Back in the 1950s, an aircraft manufacturing company, Hiller aircraft, produced the “Flying Platform” which had many similarities to the modern concept of a hover board. Information that got in circulation in 2001 confirmed that Ginger, an invention by Dean Kamen of Hiller Aircraft, was a real Segway human transporter; hence, this invention was a self-balancing two-wheeled electric transportation device.
In 2004, an attempt by Jamie Hyneman and his team to built a makeshift hovercraft was successful. The attempt led to invention and production Hyneman Hoverboard. This hoverboard was made from a surfboard and leafblower. However, despite the success, Jamie’s hoverboard was not very effective.
In 2005, a hoverboard was made by Jason Bradbury for The Gadget Show. He did his production using a wooden board that was levitated using a leafblower. The initial design was not propelled and could not be steered too.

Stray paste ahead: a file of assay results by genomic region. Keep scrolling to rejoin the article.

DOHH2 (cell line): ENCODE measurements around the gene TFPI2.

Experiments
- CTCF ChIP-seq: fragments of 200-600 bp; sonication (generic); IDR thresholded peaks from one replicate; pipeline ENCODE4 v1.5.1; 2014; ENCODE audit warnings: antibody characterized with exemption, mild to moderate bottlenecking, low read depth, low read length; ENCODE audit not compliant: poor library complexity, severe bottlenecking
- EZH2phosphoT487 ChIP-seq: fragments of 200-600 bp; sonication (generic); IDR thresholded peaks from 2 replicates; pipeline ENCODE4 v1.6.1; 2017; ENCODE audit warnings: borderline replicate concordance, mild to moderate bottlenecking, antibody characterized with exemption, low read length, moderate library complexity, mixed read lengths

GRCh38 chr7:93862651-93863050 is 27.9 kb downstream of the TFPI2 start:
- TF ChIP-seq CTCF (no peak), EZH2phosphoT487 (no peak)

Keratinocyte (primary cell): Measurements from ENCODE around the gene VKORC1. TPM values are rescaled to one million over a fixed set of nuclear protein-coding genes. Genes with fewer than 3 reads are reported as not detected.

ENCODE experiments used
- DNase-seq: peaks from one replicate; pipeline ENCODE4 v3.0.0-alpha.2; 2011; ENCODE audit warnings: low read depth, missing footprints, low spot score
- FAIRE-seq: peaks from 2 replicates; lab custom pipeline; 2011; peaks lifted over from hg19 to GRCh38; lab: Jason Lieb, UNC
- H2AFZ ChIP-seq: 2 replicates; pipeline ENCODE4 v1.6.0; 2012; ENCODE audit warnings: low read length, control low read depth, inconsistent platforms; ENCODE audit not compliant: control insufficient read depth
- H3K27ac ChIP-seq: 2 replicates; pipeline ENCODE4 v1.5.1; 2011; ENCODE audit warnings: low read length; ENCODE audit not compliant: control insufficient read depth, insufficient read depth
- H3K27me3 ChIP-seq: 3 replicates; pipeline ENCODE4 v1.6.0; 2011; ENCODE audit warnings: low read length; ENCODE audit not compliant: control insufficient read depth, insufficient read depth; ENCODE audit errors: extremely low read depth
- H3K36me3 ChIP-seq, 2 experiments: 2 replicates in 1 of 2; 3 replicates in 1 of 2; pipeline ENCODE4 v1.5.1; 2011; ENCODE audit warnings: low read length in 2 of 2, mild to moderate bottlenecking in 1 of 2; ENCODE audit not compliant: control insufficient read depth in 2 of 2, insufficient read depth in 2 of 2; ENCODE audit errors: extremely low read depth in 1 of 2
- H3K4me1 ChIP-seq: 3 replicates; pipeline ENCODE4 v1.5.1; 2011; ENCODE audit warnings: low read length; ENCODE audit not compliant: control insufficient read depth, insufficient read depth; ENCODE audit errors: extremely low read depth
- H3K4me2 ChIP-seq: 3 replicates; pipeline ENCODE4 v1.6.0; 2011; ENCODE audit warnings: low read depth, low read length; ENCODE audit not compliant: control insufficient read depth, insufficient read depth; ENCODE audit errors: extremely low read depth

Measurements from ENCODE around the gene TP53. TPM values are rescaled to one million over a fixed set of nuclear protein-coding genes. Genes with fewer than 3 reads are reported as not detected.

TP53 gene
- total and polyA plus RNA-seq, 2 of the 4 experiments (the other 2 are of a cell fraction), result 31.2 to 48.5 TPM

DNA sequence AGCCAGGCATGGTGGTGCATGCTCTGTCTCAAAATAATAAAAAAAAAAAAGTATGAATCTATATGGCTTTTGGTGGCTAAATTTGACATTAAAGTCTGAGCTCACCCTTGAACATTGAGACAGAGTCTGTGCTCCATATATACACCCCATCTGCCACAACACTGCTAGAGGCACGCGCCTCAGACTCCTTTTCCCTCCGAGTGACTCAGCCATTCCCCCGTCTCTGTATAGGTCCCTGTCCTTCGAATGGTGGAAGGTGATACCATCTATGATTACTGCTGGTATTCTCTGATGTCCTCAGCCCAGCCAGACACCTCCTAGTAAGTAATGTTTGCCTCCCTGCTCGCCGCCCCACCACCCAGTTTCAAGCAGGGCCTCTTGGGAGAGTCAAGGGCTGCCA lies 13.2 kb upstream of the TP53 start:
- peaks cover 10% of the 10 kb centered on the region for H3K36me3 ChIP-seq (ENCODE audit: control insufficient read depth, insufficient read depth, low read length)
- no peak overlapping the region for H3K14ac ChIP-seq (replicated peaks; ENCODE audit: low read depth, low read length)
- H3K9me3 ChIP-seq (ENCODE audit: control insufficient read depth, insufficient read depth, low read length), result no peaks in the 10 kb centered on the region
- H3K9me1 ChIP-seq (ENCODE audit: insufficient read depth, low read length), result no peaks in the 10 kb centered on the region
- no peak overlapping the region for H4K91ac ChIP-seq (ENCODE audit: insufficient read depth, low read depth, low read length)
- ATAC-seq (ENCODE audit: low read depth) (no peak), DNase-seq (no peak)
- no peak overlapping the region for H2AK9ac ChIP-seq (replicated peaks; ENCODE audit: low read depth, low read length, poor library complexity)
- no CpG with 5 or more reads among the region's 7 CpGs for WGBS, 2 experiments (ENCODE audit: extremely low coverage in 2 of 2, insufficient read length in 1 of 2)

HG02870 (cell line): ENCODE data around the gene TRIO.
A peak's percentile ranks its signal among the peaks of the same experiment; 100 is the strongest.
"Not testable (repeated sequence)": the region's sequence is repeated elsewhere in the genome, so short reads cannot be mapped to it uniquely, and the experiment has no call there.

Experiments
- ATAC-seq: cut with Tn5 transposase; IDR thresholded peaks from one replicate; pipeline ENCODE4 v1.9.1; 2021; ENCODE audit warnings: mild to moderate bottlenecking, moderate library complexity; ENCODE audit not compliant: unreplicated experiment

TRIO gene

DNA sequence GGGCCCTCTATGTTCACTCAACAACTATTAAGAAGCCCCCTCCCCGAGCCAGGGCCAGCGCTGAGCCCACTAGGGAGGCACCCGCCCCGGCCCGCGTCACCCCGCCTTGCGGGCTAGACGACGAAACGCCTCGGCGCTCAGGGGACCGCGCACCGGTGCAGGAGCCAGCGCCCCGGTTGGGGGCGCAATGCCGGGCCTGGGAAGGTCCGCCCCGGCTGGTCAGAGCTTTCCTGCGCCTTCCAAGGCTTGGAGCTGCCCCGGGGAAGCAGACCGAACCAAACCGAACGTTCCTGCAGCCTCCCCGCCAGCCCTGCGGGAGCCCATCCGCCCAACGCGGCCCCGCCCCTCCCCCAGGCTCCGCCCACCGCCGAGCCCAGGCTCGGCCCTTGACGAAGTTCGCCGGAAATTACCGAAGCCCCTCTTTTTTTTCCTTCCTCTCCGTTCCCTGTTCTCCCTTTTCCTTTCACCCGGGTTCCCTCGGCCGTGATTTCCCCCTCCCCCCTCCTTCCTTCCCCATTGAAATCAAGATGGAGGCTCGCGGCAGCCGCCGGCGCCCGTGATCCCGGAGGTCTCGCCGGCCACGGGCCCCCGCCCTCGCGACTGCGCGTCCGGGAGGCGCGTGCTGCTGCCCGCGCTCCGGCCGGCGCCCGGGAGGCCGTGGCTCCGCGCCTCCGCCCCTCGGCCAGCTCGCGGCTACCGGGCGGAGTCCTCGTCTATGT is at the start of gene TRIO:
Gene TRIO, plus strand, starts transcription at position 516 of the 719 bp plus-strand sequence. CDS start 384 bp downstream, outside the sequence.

In 2009, the second version by Jason was made which. This was an improvement of the first one as it was propelled/steered by a small jet engine and also contained two more powerful leaf blowers.
In 2011, another success story by French artist Nils Guadagnin filled the air. He created a hovering board that operates on a magnetic repulsion between it and its base. However, the hoverboard could not carry a load. The board had a laser system that ensured stabilization while the electromagnetic system makes the levitation possible.
In October 2011, another production by the Université Paris Diderot in France was observed. The University presented the “Mag Surf”, a superconducting device that can levitate 3 cm above two magnetized repulsing floor rails. As compared to Nil Guadagnin’s earlier production, this was an improvement since the board could carry up to 100 kg.